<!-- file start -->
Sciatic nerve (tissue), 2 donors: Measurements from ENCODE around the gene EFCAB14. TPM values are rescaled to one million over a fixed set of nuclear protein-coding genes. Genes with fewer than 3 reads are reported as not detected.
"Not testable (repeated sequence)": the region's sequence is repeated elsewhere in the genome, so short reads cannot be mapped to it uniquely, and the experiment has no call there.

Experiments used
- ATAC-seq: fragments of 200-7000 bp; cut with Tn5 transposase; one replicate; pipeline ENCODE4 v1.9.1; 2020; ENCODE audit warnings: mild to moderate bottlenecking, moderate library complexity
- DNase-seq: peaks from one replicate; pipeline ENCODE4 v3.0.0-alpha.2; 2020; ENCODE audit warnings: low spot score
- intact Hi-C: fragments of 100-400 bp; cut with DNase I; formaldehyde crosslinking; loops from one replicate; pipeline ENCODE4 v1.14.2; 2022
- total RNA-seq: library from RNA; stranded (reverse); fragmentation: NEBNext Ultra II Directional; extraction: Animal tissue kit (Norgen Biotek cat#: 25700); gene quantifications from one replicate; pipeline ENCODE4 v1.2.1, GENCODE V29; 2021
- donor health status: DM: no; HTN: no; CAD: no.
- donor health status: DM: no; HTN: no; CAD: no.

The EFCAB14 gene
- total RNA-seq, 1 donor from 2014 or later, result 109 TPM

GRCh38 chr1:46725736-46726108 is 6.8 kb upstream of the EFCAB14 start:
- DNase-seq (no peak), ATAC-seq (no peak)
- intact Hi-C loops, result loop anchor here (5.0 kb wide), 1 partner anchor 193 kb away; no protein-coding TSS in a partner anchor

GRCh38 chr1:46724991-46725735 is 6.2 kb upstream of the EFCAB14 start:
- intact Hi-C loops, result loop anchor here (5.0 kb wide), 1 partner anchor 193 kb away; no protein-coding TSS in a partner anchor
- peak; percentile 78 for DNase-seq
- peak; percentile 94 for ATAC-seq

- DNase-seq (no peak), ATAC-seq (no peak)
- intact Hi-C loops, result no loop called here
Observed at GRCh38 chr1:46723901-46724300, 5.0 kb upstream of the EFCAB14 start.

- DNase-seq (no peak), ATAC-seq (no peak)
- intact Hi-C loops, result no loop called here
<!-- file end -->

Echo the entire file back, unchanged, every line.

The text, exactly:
Sciatic nerve (tissue), 2 donors: Measurements from ENCODE around the gene EFCAB14. TPM values are rescaled to one million over a fixed set of nuclear protein-coding genes. Genes with fewer than 3 reads are reported as not detected.
"Not testable (repeated sequence)": the region's sequence is repeated elsewhere in the genome, so short reads cannot be mapped to it uniquely, and the experiment has no call there.

Experiments used
- ATAC-seq: fragments of 200-7000 bp; cut with Tn5 transposase; one replicate; pipeline ENCODE4 v1.9.1; 2020; ENCODE audit warnings: mild to moderate bottlenecking, moderate library complexity
- DNase-seq: peaks from one replicate; pipeline ENCODE4 v3.0.0-alpha.2; 2020; ENCODE audit warnings: low spot score
- intact Hi-C: fragments of 100-400 bp; cut with DNase I; formaldehyde crosslinking; loops from one replicate; pipeline ENCODE4 v1.14.2; 2022
- total RNA-seq: library from RNA; stranded (reverse); fragmentation: NEBNext Ultra II Directional; extraction: Animal tissue kit (Norgen Biotek cat#: 25700); gene quantifications from one replicate; pipeline ENCODE4 v1.2.1, GENCODE V29; 2021
- donor health status: DM: no; HTN: no; CAD: no.
- donor health status: DM: no; HTN: no; CAD: no.

The EFCAB14 gene
- total RNA-seq, 1 donor from 2014 or later, result 109 TPM

GRCh38 chr1:46725736-46726108 is 6.8 kb upstream of the EFCAB14 start:
- DNase-seq (no peak), ATAC-seq (no peak)
- intact Hi-C loops, result loop anchor here (5.0 kb wide), 1 partner anchor 193 kb away; no protein-coding TSS in a partner anchor

GRCh38 chr1:46724991-46725735 is 6.2 kb upstream of the EFCAB14 start:
- intact Hi-C loops, result loop anchor here (5.0 kb wide), 1 partner anchor 193 kb away; no protein-coding TSS in a partner anchor
- peak; percentile 78 for DNase-seq
- peak; percentile 94 for ATAC-seq

- DNase-seq (no peak), ATAC-seq (no peak)
- intact Hi-C loops, result no loop called here
Observed at GRCh38 chr1:46723901-46724300, 5.0 kb upstream of the EFCAB14 start.

- DNase-seq (no peak), ATAC-seq (no peak)
- intact Hi-C loops, result no loop called here